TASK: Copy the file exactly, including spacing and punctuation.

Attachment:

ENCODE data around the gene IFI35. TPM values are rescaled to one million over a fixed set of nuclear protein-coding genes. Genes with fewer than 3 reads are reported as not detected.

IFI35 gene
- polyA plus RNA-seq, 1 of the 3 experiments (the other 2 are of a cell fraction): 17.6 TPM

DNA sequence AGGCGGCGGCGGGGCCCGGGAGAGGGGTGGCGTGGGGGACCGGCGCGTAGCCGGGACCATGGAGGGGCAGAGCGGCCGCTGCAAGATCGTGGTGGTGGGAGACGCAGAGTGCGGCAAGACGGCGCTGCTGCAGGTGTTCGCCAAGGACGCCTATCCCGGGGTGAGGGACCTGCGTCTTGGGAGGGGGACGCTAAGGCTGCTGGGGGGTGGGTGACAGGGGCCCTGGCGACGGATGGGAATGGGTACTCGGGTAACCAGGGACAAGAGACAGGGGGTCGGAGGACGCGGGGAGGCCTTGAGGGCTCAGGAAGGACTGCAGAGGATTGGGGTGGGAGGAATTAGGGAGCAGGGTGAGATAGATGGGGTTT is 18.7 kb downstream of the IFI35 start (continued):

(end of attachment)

ENCODE data around the gene IFI35. TPM values are rescaled to one million over a fixed set of nuclear protein-coding genes. Genes with fewer than 3 reads are reported as not detected.

IFI35 gene
- polyA plus RNA-seq, 1 of the 3 experiments (the other 2 are of a cell fraction): 17.6 TPM

DNA sequence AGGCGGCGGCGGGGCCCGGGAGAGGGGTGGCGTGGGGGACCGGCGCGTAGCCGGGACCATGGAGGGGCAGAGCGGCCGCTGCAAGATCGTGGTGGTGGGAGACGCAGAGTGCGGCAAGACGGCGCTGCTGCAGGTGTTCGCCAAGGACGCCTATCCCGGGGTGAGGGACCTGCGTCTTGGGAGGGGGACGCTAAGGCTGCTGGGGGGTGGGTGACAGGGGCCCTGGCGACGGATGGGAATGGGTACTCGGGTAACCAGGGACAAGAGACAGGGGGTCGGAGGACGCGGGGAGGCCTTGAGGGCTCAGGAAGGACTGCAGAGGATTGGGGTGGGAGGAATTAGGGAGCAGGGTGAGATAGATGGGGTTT is 18.7 kb downstream of the IFI35 start (continued):